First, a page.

The Saab Sonett III (SNAP with Amishtat) is as good a fantasy vehicle, given that they were made in such small quantities and not sold in the UK. But it had the right look for the speed-demon image Matchbox was pushing in '73.

The Red Rider is a much later model, a 1980s reissue of the Pie-Eyed Piper from the previous decade. I had this as part of one of those 20-car bumper gift sets; but I think it may have been sold individually too. Note the crude 'Made in China' modification to the base, eradicating any mention of Lesney and 'Made in England'.




I like that Dodge Commando Pepsi truck; real versions weren't all that common, and I owned one of these when I was very small. One for the nostalgia box.

The two Unimogs are missing tyres but otherwise not that bad. I'm not sure why I took these, other than grabby-hands syndrome.






From Lesney to Playcraft… some from the Corgi stable now.

The Husky Aston DB6 has bits of bumper missing and gained a repaint, but is still a handsome model and the suspension is intact. This casting enjoyed a very long life, still popping up well into the 1990s as a Corgi.

The Mercedes Benz C111 was part of Corgi's new-found efforts to appear cutting-edge: buildings models of the cars of the future, not just replicas of Auntie Edna's Mini. The C111 was a Mercedes concept car from 1969, so Corgi were doing well to get it on the front of their 1970 catalogue. Corgi made a version of this in both 1/64-ish Juniors scale and 1/43 scale.

The blue thing is simply called a 'Can Am Racer', and is a crude enough little thing BUT does feature a 'Growler' mechanism - a rasping device not unlike sticking a playing card in the spokes of your bike wheel, which I believe were meant to approximate exhaust noise.

I'm not sure how successful these were (I had a Ford GT90 in both Growler and non-Growler versions - dunno which came first) but the whole enterprise does smack of Corgi having to produce something cheap and gimmicky as a retort to Lesney's Rolamatics range.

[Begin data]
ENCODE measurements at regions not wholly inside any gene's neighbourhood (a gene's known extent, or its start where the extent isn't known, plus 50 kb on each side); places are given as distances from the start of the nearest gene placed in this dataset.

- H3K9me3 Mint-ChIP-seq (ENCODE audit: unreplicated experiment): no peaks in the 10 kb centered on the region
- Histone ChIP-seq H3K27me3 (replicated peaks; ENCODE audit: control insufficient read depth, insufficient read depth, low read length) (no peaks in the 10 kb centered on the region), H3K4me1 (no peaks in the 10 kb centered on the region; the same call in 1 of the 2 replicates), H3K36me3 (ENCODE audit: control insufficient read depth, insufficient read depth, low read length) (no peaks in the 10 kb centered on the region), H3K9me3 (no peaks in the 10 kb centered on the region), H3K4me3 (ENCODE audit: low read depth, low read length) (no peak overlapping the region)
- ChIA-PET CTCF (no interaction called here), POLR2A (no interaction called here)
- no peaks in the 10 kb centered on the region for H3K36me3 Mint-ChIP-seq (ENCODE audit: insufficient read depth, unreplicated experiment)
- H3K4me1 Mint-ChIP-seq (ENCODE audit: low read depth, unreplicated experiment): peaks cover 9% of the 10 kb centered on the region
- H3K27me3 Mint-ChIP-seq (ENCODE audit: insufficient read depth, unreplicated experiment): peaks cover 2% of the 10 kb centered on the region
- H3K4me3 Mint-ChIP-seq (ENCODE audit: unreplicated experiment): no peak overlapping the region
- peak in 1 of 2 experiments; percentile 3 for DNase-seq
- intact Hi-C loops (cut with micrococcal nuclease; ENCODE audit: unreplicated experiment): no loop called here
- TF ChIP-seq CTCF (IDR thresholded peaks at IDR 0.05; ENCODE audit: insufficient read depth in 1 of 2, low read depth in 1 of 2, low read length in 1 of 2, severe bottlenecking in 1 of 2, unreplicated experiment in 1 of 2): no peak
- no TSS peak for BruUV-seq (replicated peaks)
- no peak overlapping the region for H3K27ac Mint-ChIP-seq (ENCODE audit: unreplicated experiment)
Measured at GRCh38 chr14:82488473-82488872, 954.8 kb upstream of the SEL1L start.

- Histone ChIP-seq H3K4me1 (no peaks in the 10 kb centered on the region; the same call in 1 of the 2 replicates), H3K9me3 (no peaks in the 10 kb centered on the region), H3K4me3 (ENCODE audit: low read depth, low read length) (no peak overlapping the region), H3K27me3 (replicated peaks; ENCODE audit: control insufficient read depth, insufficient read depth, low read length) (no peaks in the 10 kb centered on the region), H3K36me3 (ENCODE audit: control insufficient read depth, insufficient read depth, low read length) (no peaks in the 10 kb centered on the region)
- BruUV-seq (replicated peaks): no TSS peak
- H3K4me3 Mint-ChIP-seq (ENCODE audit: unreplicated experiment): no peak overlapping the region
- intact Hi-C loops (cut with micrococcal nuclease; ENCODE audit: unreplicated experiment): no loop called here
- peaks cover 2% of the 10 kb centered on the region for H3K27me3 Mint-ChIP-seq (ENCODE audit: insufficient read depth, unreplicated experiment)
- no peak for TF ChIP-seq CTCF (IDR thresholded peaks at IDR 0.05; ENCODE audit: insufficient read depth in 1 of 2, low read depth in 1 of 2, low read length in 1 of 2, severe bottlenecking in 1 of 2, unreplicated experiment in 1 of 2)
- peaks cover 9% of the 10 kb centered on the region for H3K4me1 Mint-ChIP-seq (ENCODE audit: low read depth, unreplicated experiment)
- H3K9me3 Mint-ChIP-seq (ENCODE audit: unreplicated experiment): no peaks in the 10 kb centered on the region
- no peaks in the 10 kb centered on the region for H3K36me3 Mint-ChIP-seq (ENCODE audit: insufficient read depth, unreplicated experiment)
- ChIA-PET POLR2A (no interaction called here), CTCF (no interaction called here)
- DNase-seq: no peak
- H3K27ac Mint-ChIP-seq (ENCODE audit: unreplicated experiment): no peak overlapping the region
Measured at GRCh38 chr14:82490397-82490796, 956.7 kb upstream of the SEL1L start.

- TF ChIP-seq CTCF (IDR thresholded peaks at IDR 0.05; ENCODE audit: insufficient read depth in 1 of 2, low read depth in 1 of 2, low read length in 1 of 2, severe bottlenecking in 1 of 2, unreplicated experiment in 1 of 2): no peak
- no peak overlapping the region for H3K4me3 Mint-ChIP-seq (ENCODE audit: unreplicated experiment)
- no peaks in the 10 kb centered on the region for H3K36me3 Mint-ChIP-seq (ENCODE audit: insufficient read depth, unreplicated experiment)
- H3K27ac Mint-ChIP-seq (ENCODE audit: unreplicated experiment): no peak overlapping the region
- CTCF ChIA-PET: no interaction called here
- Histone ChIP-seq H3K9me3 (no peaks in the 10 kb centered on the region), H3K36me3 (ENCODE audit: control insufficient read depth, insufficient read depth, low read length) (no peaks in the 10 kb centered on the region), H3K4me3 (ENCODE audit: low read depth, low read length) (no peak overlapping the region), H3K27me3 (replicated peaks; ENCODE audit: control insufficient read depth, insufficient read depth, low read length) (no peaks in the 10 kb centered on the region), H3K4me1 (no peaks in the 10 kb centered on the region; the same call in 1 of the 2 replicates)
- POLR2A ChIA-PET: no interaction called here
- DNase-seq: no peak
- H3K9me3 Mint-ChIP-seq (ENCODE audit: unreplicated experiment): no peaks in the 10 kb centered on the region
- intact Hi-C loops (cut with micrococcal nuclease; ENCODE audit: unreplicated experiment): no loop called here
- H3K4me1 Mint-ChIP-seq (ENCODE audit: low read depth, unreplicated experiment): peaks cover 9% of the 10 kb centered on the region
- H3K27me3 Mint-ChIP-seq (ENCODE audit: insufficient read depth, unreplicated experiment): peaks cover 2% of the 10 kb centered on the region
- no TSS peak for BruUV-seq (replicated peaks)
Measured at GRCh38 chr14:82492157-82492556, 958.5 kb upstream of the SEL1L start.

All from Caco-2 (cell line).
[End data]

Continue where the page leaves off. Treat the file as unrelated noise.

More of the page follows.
Still, it's in surprisingly good nick, this one.


Now here's a bit of a rarity...



Yes. Matchbox did an Alfa Carabo - but this one is by Corgi. A Corgi Rocket, no less.


Built to challenge Hot Wheels with intricate race tracks and 'tuned for speed', Corgi launched the Rockets range with great fanfare and scooped 1971's Toy Of The Year prize. With bodies made from electroplated chrome oversprayed with coloured lacquer, they were fast and eyecatching - even if their much-vaunted 'strip n tune' function basically consisted of putting a drop of oil on each exposed axle.





Unfortunately for Corgi, Mattel held a patent for this kind of flexible track, and a court case determined that Corgi had infringed it. They were permitted to sell existing shop stock, but manufacture no more.

A year after coming to market, Corgi Rockets were gone. (I'm not sure why Matchbox didn't get a tug too, as their Superfast track was also the same basic idea - unless the case hinged on some specific feature of Corgi's track.)

Rockets sets are, apparently, amongst most valuable pieces from the Corgi Toys oeuvre by dint of sheer rarity. Vectis Auctions has achieved four-figure sums for some of them - the James Bond set in particular.


Hot Wheels and Majorette, now...




The Chevrolet Vega is a recent release and has suffered a bit of toybox wear, but still a tidy wee casting. I'll keep this for a bit, I think.

The 'Minitrek' camper is one I used to own when I was a kid, and I swear I was just thinking about it on Wednesday afternoon, wondering where the hell it went as I really loved it and I would never have got rid of it - yet I can't remember seeing it much past 1986. At a guess, it was a casualty whenever my dad demolished the greenhouse (cos my brother kept falling through it) and I spent a while hiding cars in the 'caves' left by the broken-up founds, before it was all rotavated and grassed over.

I know I lost an ERTL police car in that episode, through being too good at hiding them and not good enough at finding them... maybe that's where my Minitrek went?

Tampo prints have rubbed off, but it still looks good in AS team colours, you'll agree.

The Majorette Toyota Lite Ace... erm...